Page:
One week after he slumped over on the bench, one week after he lay on the ground being pounded upon by Colucci, who brought him back from the dead, one week after he was raced to the hospital with an anxious city holding its breath – one week after that, at home, Fischer had another small incident, an irregularity with his heartbeat, and he and Colucci had to go to the hospital again.

One week later?

And a team would put him back on the ice?

“I don’t foresee myself coming back the next couple of weeks,” Fischer admitted when pressed, “but this is what I know, this is what I worked for my whole life …”

He sniffed hard. His voice melted into fluttering sounds. And he said the words that every athlete dreaded.

“I don’t want it to be taken away.”

But Jiri.

It was just given back.

A long life could lie ahead

What Fischer must understand is that Monday was not a funeral. It was a celebration. He is alive. How many other people who suffered what he did were never able to hug their families again, never able to talk about what comes next? The 15-year-old girl he referred to – a promising swimmer from Howell – was not as lucky as he was.

Fischer was diagnosed with a heart abnormality in 2002. There are some medical folks around town who feel he shouldn’t have been on the ice after that. The fact that he was, the fact that he had a major incident (Colucci said Fischer “was flat-lined for 24 seconds” during the frantic efforts to revive his heart that night), the fact that here he was Monday holding a news conference, is enough whistling past a graveyard, don’t you think?

Fischer sees his case as a medical opportunity, a chance for doctors to study him and come up with something unique. And maybe that can happen. But it won’t happen quickly. And it won’t happen fast enough for him. And even if it did happen, would Fischer and his hockey club be the guinea pigs?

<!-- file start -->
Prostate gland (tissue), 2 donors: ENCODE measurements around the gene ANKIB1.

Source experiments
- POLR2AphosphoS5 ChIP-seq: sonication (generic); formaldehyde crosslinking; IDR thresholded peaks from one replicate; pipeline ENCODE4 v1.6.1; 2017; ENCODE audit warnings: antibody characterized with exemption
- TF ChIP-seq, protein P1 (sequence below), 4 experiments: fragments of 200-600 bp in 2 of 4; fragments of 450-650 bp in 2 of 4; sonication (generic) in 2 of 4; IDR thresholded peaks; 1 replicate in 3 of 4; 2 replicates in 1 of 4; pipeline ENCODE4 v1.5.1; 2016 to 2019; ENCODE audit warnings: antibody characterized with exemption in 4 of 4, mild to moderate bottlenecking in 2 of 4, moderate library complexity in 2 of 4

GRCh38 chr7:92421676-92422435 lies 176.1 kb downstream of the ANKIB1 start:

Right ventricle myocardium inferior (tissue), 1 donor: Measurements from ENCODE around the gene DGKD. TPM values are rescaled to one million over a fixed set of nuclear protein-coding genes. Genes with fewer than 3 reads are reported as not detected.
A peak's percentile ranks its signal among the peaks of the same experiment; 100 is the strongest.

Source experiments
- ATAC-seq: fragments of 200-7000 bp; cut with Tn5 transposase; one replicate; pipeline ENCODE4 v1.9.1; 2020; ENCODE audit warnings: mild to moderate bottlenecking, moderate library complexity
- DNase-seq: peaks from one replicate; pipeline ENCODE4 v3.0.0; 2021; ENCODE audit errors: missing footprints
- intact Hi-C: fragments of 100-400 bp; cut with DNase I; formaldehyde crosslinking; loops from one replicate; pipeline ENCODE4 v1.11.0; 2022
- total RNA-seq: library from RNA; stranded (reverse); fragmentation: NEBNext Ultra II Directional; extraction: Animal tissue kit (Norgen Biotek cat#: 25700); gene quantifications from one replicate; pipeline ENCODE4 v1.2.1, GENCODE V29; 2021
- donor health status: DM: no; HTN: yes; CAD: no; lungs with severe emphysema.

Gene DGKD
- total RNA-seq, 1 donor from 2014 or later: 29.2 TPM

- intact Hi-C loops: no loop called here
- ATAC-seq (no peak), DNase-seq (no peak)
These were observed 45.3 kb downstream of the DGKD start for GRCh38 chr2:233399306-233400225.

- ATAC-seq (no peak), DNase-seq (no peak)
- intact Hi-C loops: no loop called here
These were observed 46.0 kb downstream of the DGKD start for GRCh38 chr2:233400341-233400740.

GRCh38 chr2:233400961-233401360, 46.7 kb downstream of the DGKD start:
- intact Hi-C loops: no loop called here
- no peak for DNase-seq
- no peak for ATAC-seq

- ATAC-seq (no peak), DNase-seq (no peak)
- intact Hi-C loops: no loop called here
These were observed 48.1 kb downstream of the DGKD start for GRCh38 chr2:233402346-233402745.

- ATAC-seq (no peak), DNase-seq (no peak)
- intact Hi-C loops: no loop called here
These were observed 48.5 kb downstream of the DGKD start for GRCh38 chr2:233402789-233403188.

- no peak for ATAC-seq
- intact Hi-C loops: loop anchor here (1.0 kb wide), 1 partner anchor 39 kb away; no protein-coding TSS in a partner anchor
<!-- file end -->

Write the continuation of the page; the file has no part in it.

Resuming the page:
“I think the first question is does he want to take a chance to come back?” Colucci said. “Do you … really want to trust on someone else’s opinion? … I mean, he had a cardiac arrest, and as we all know, that’s not normal in a 25-year-old.”

Which means Jiri Fischer is special. He is special to have survived it. He is special to be talking about it. He is special and he is young and he is engaged and wealthy and able to smile, and as hard as it might be to hear it, he should take that second chance and wrap himself in its blessing for the rest of his hopefully very long life.

After all, burying a career is not a tragedy.

Burying a human being is.

Contact MITCH ALBOM at 313-223-4581 or malbom@freepress.com. He will sign “The Five People You Meet In Heaven” at noon Wednesday at Borders Express in the Renaissance Center and at 1 p.m. Saturday at Barnes & Noble in Northville.


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Mitch Albom writes about running an orphanage in impoverished Port-au-Prince, Haiti, his kids, their hardships, laughs and challenges, and the life lessons he’s learned there every day.